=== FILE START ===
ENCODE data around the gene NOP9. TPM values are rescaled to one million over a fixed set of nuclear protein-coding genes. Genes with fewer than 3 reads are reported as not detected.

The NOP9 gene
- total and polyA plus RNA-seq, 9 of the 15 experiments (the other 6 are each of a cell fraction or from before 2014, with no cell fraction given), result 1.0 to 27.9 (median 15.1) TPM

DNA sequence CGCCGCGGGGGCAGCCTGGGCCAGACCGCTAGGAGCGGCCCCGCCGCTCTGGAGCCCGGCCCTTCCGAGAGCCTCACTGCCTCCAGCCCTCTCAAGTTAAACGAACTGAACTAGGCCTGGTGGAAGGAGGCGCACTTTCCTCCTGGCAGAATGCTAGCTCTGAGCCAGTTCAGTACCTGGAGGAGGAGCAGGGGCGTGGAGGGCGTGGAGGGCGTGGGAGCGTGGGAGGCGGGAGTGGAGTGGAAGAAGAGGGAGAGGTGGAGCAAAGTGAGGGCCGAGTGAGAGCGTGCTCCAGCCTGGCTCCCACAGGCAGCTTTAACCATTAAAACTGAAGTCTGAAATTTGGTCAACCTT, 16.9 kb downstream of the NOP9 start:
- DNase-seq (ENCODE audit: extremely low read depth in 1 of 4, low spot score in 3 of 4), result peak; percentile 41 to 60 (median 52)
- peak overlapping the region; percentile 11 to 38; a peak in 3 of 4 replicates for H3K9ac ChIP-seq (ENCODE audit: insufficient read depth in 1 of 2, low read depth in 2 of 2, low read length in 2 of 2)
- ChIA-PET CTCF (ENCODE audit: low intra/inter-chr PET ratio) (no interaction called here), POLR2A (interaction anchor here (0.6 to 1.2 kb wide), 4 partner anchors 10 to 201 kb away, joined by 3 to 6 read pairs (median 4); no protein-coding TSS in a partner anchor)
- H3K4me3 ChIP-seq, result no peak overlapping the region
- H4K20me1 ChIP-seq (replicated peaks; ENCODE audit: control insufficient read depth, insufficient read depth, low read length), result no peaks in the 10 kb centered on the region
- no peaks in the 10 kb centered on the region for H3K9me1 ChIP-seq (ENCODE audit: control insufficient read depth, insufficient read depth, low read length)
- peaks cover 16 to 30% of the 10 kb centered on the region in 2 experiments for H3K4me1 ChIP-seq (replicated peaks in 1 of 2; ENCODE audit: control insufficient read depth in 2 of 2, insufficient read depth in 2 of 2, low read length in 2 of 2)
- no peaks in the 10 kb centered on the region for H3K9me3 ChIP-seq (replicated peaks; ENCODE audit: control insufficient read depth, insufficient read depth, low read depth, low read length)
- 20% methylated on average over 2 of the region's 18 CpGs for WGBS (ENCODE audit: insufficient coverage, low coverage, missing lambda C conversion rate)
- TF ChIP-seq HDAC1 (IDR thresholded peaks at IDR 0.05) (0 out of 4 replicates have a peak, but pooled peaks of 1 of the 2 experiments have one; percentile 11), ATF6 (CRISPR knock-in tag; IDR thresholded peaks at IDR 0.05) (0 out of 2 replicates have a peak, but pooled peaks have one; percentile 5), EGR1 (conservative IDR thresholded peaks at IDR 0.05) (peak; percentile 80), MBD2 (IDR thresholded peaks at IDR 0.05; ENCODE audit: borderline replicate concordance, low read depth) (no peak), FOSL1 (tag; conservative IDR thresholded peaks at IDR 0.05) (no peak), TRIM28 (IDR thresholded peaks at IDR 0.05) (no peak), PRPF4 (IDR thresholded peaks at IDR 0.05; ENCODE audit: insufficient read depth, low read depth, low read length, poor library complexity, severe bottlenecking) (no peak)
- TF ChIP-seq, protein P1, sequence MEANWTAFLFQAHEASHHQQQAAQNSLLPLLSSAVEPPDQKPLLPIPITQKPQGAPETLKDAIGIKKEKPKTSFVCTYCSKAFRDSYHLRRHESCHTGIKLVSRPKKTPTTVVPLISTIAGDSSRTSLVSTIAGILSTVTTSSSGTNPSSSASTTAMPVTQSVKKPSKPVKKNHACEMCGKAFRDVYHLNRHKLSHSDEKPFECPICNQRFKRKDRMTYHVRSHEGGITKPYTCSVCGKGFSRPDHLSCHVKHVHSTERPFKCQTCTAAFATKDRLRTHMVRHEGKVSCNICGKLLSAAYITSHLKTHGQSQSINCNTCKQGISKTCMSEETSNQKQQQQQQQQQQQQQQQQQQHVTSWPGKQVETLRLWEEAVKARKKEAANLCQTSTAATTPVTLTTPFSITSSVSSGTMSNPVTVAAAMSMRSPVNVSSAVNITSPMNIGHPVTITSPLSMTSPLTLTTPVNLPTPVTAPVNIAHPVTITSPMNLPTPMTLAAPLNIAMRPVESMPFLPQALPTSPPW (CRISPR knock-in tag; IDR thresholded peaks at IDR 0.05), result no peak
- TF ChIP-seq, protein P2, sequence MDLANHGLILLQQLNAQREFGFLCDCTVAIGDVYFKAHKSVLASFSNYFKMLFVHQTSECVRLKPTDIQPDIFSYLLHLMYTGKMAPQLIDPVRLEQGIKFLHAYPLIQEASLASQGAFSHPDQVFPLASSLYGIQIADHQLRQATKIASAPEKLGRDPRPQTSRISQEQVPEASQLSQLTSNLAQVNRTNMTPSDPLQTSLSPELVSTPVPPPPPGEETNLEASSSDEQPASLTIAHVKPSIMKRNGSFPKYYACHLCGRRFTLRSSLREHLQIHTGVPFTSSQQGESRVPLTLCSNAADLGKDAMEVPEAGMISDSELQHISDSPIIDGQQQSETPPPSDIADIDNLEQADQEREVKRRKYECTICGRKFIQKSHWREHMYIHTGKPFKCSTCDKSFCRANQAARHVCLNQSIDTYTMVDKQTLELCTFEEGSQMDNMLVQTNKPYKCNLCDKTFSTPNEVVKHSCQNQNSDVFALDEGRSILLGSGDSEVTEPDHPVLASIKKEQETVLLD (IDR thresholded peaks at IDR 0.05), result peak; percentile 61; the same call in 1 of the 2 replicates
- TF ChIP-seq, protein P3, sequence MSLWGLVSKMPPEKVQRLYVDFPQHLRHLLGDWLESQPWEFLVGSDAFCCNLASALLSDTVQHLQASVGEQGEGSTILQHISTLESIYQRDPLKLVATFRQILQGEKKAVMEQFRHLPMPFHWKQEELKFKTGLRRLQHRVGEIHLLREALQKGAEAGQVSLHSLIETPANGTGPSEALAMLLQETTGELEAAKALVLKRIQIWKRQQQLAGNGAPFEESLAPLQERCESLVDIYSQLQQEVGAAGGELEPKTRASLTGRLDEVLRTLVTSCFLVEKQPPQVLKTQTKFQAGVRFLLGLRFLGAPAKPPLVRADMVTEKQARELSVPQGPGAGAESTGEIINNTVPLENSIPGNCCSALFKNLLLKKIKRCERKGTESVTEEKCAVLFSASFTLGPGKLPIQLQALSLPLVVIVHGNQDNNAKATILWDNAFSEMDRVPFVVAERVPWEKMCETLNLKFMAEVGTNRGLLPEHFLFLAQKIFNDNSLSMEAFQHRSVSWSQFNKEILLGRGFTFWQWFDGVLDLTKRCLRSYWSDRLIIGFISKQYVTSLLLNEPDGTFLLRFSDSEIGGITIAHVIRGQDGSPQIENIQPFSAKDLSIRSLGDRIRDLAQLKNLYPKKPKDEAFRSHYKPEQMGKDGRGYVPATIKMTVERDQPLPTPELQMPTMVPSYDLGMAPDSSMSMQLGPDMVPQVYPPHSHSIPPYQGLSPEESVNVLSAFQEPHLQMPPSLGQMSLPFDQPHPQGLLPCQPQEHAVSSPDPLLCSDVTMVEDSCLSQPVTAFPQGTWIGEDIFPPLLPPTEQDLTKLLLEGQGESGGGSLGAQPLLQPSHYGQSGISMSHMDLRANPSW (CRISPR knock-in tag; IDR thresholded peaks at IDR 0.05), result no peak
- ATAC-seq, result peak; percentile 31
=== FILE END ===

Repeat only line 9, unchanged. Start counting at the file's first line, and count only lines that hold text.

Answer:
- H4K20me1 ChIP-seq (replicated peaks; ENCODE audit: control insufficient read depth, insufficient read depth, low read length), result no peaks in the 10 kb centered on the region